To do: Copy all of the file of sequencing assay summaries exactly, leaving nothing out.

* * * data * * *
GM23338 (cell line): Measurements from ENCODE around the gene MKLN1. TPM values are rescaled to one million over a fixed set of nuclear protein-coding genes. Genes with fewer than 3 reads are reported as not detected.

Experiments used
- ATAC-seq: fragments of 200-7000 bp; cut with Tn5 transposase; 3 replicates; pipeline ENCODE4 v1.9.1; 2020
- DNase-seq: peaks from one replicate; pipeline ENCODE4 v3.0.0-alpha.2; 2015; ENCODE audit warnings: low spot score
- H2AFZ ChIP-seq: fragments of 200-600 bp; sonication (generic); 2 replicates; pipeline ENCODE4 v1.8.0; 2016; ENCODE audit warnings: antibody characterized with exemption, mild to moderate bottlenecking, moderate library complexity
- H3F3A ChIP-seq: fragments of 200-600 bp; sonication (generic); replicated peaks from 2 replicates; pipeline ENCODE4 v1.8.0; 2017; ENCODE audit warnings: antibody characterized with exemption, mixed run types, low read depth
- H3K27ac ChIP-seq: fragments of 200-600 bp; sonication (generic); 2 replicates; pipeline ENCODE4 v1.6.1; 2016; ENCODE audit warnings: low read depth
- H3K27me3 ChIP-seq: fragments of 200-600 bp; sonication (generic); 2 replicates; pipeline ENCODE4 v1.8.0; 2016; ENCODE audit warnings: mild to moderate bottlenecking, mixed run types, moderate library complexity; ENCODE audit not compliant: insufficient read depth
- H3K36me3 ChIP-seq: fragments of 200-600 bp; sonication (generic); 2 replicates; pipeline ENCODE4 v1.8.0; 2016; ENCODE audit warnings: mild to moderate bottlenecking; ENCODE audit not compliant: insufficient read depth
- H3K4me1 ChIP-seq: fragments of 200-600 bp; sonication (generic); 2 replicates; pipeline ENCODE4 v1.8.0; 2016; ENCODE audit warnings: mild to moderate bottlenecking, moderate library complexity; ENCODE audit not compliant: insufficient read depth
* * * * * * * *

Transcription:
GM23338 (cell line): Measurements from ENCODE around the gene MKLN1. TPM values are rescaled to one million over a fixed set of nuclear protein-coding genes. Genes with fewer than 3 reads are reported as not detected.

Experiments used
- ATAC-seq: fragments of 200-7000 bp; cut with Tn5 transposase; 3 replicates; pipeline ENCODE4 v1.9.1; 2020
- DNase-seq: peaks from one replicate; pipeline ENCODE4 v3.0.0-alpha.2; 2015; ENCODE audit warnings: low spot score
- H2AFZ ChIP-seq: fragments of 200-600 bp; sonication (generic); 2 replicates; pipeline ENCODE4 v1.8.0; 2016; ENCODE audit warnings: antibody characterized with exemption, mild to moderate bottlenecking, moderate library complexity
- H3F3A ChIP-seq: fragments of 200-600 bp; sonication (generic); replicated peaks from 2 replicates; pipeline ENCODE4 v1.8.0; 2017; ENCODE audit warnings: antibody characterized with exemption, mixed run types, low read depth
- H3K27ac ChIP-seq: fragments of 200-600 bp; sonication (generic); 2 replicates; pipeline ENCODE4 v1.6.1; 2016; ENCODE audit warnings: low read depth
- H3K27me3 ChIP-seq: fragments of 200-600 bp; sonication (generic); 2 replicates; pipeline ENCODE4 v1.8.0; 2016; ENCODE audit warnings: mild to moderate bottlenecking, mixed run types, moderate library complexity; ENCODE audit not compliant: insufficient read depth
- H3K36me3 ChIP-seq: fragments of 200-600 bp; sonication (generic); 2 replicates; pipeline ENCODE4 v1.8.0; 2016; ENCODE audit warnings: mild to moderate bottlenecking; ENCODE audit not compliant: insufficient read depth
- H3K4me1 ChIP-seq: fragments of 200-600 bp; sonication (generic); 2 replicates; pipeline ENCODE4 v1.8.0; 2016; ENCODE audit warnings: mild to moderate bottlenecking, moderate library complexity; ENCODE audit not compliant: insufficient read depth